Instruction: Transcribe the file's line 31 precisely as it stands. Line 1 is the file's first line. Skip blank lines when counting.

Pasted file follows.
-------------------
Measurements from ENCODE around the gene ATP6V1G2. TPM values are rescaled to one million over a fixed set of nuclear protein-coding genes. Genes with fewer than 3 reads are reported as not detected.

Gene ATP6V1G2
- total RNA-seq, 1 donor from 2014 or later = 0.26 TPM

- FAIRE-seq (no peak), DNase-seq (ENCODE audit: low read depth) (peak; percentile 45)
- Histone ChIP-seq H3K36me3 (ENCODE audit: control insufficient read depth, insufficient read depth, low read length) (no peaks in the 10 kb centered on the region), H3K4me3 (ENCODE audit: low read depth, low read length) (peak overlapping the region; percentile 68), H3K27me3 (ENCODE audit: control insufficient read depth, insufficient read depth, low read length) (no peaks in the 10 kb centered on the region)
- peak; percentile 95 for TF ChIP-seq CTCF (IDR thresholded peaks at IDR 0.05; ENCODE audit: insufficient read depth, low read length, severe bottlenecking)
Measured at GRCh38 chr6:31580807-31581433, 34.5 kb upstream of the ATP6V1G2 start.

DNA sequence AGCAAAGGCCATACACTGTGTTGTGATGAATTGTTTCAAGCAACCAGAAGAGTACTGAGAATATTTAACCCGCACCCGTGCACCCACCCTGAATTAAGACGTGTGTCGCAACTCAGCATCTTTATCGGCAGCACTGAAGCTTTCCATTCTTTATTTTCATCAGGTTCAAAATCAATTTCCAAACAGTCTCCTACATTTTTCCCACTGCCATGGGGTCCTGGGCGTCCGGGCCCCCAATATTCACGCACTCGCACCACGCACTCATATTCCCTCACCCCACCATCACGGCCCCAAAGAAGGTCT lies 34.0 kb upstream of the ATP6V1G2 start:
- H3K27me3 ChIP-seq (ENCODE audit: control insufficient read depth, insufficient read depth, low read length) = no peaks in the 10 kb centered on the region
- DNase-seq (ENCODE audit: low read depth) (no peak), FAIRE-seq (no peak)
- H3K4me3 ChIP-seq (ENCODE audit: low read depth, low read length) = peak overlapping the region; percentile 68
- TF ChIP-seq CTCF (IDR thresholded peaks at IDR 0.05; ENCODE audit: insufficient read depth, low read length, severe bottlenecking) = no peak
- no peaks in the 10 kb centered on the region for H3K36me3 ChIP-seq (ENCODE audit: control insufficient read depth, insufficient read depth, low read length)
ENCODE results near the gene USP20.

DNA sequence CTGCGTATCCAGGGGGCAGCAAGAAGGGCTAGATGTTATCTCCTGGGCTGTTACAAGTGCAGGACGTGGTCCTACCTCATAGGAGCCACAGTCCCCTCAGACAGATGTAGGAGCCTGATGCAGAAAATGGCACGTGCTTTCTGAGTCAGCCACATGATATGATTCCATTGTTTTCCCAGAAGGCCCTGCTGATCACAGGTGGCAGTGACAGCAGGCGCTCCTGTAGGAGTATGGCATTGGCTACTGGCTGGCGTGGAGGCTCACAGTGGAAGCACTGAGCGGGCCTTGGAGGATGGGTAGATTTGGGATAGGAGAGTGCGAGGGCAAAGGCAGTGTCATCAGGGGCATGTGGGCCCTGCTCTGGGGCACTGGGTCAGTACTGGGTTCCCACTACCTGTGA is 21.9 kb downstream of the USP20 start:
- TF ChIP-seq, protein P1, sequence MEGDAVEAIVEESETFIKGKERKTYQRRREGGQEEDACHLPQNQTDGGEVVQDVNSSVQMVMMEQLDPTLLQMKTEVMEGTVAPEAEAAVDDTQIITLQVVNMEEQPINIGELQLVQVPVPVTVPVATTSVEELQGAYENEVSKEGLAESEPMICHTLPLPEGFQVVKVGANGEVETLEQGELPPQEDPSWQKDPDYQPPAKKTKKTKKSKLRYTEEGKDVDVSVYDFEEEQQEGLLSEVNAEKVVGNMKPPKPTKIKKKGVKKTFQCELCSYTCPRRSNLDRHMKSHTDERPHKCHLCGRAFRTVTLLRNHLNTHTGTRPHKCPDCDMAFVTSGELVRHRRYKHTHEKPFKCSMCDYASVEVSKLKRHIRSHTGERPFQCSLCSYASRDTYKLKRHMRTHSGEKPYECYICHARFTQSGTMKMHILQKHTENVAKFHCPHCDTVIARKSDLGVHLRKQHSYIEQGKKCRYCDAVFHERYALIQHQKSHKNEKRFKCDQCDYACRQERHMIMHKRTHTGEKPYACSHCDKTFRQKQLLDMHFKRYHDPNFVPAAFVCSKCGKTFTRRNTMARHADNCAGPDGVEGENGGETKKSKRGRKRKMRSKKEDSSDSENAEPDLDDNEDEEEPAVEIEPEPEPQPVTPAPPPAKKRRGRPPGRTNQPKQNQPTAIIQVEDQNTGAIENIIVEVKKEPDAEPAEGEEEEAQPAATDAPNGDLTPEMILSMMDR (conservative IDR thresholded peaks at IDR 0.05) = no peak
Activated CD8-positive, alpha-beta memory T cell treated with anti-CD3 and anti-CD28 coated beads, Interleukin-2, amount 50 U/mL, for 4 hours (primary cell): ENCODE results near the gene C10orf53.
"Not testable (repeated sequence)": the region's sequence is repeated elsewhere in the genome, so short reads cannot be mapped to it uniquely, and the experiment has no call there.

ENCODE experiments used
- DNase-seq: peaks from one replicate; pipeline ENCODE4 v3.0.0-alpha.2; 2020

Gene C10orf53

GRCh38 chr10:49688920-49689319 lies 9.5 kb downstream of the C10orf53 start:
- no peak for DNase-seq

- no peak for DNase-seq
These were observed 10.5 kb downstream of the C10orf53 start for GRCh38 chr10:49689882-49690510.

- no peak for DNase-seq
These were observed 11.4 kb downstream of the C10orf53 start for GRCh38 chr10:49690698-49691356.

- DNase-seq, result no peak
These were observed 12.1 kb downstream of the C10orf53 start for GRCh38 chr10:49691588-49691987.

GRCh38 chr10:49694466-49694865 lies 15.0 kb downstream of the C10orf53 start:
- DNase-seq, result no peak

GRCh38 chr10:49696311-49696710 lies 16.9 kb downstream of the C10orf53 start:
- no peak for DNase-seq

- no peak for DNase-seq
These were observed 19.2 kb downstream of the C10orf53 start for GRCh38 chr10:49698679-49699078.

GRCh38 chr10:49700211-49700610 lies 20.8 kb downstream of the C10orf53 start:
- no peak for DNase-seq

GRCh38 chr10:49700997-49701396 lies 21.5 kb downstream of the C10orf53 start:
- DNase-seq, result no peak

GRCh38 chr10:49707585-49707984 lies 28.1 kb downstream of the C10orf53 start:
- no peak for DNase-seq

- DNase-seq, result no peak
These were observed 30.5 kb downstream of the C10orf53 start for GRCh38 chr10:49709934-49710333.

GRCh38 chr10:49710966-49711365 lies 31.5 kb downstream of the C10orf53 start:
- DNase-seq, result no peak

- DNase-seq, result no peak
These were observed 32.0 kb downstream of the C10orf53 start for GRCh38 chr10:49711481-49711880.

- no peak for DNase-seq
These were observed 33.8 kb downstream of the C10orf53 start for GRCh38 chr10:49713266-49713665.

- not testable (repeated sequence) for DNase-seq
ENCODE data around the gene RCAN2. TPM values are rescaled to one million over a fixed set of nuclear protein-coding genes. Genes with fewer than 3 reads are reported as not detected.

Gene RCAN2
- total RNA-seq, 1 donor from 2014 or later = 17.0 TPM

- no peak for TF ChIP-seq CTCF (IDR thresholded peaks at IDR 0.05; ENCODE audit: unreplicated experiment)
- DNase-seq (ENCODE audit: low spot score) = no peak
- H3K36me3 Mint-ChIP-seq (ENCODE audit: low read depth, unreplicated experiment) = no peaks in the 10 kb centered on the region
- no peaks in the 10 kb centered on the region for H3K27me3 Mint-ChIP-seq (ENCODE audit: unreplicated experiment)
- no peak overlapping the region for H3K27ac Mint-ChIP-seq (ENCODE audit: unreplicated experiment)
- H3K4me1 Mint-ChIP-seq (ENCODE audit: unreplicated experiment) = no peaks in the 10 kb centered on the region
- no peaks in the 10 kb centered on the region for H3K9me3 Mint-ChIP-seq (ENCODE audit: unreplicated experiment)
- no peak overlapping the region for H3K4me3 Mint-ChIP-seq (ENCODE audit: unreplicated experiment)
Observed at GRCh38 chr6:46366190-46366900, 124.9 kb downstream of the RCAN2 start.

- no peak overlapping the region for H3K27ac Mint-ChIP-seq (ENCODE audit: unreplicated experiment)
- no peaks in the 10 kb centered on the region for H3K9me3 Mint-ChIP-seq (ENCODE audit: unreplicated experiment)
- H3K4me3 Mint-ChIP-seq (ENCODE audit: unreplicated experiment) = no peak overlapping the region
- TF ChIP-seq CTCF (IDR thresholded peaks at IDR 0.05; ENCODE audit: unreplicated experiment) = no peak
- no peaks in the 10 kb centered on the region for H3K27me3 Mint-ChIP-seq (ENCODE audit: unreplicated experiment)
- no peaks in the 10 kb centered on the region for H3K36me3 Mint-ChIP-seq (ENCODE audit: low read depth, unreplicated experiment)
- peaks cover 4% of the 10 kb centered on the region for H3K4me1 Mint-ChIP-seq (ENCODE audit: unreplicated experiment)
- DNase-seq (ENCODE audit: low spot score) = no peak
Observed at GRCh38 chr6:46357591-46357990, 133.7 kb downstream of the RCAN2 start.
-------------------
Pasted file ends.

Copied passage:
- DNase-seq, result no peak